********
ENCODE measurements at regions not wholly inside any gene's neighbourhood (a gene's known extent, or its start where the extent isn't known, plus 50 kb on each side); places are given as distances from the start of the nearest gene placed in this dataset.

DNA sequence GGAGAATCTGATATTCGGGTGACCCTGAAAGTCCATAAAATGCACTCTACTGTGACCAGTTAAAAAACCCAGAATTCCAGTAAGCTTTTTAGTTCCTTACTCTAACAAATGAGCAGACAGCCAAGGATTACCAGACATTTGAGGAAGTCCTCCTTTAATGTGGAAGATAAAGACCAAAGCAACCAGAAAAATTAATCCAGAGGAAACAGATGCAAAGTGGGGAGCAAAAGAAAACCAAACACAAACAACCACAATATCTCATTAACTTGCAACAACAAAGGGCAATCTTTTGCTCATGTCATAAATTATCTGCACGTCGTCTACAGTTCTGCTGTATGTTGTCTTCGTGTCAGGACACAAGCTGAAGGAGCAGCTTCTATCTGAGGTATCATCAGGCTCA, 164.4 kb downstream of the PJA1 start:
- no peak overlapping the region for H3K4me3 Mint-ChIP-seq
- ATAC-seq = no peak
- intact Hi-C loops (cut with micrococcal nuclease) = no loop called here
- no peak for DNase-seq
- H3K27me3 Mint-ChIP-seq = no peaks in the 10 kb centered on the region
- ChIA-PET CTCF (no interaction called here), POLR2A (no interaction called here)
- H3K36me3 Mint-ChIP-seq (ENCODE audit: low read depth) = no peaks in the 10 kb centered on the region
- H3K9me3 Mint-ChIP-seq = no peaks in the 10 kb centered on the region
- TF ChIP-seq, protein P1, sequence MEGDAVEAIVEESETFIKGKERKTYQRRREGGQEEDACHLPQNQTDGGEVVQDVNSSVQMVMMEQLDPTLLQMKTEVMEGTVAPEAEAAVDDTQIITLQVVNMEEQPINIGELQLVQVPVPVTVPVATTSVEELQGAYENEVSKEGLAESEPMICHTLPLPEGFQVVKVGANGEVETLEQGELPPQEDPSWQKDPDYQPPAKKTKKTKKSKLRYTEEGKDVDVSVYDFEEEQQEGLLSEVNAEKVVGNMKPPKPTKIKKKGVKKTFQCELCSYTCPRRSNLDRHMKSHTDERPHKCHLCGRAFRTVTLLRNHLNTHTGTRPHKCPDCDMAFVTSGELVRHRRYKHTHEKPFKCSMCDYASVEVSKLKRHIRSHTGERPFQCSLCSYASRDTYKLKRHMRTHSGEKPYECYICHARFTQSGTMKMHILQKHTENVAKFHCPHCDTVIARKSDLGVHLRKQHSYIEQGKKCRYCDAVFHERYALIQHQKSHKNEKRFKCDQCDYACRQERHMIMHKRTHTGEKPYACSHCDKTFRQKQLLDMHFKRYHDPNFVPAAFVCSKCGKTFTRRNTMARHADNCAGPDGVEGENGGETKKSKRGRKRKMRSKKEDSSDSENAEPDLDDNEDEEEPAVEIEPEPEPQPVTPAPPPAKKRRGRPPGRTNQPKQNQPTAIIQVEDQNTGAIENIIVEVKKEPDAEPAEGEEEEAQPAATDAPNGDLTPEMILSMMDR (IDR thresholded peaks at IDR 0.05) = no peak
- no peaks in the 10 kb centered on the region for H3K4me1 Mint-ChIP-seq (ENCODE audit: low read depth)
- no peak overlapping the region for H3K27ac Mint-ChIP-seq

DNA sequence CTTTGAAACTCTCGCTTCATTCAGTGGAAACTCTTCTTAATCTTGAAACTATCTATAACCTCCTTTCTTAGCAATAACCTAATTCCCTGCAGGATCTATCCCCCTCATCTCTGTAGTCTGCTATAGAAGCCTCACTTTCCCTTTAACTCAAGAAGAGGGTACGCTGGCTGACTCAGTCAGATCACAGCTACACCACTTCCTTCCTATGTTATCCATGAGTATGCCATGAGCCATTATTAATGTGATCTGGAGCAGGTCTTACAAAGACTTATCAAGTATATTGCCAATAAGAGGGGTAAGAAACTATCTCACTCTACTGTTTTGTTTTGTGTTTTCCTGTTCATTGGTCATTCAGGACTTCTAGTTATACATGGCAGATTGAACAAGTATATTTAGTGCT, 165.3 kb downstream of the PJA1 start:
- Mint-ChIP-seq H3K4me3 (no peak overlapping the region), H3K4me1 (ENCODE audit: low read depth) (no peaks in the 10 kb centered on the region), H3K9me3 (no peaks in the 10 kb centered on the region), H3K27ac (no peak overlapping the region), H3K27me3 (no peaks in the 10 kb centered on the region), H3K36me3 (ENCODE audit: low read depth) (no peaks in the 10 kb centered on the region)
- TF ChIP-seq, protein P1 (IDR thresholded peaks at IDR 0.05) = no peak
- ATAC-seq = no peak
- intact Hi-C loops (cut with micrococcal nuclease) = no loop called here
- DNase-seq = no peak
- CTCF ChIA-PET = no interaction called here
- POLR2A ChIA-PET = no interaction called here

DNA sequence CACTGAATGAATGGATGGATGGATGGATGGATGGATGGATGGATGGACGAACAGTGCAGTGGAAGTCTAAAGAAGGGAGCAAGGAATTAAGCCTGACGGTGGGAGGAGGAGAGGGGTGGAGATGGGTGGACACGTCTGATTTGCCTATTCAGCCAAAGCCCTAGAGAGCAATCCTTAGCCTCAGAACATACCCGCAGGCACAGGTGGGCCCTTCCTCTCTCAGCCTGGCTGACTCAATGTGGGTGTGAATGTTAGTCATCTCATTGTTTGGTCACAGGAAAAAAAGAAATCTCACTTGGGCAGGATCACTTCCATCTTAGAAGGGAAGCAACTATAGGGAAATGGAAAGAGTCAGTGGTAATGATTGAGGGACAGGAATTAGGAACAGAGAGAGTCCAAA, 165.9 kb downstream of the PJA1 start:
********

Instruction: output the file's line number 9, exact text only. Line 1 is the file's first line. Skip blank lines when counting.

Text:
- H3K36me3 Mint-ChIP-seq (ENCODE audit: low read depth) = no peaks in the 10 kb centered on the region